RFID: Radio frequency identification A method of identifying unique items using radio waves. Typically, a reader communicates with a tag, which holds digital information in a microchip. But there are chipless forms of RFID tags that use material to reflect back a portion of the radio waves beamed at them.
XFA has the capability to handle barcodes since beginning. In Adobe LiveCycle ES1.0, we introduced the support for elementary RFIDs also. It is handle like any other barcode and named it rfid. The form author can put an rfid object on the label while designing label using Adobe LiveCycle Designer.
RFID set up in Adobe LiveCycle Output
To enable the rfid capability in Adobe LiveCycle Output service, first, the user needs to do rfid set-up based on the target rfid printer. The user has to configure the RFID parameters in the XDC file using Adobe LiveCycle XDC Editor, based on his rfid printer configuration before printing his first rfid label.
There are four device options in the XDC that one needs to configure.
It controls the number of times the printer attempts to write to a particular block of a single RFID tag. The accepted values for this option is between 0 to 10.
If the user doesn’t specify in its XDC, the printer will take the default value ‘0’.
The number of labels that will be attempted in case of encode/write failure. This number is different from the rfidBlockRetries. The accepted values for this option is between 0 to 10.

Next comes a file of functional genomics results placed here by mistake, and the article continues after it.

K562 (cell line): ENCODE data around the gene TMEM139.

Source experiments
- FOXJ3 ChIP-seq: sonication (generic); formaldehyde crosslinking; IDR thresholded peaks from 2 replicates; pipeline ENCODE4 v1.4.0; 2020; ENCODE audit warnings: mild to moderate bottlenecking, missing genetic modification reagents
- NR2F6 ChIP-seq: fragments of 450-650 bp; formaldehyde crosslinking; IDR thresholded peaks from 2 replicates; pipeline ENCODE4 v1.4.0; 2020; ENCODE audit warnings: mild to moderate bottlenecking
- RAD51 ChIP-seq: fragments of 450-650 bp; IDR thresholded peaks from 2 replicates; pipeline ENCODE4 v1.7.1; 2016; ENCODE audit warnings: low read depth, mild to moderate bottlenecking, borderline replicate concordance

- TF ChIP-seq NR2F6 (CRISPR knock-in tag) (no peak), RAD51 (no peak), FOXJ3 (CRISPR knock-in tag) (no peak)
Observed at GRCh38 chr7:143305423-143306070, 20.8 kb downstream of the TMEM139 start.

If the user doesn’t specify in its XDC, the printer will take the default value ‘3’.
It controls the encoding type of the data in the RFID label. The RFID readers should have same tag type as the rfid printer has. The accepted values for this option varies printer to printer. Consult your printer manual for this. Generally this option takes values between 0 to 5.
|1||EPC Class 0|
|2||EPC Class 0 Plus|
|3||EPC Class 1 64-bit|
|4||EPC Class 1 96-bit|
These tag types also has some frequency standards. In some countries, some of the frequencies are restricted and in that case the rfid printer might not support those corresponding tag types. In that case the printer will use the default tag type. There are number of other EPC and ISO standards.
This is the distance of the microchip on the label from the top. The user needs to pass this value in dots. The accepted values are between 0 to length of the label.
If the microchip is located at the beginning of the label, the user needs to simply set this option to 0.
This is the setting which will be specified based on the fact whether the data used is HEX or ASCII.
Here you go. Once the above set-up is taken care of, you can generate the labels using the generatePrintedOutput API of AdobeOutputService. You can upload the edited XDC file in the Adobe LiveCycle Repository and pass its uri as XDC URI in the API.
A quick disclaimer here that RFID capability is supported only for Zebra labels (zpl) and not in PS/PCL or pdf documents generated by Adobe LiveCycle Output.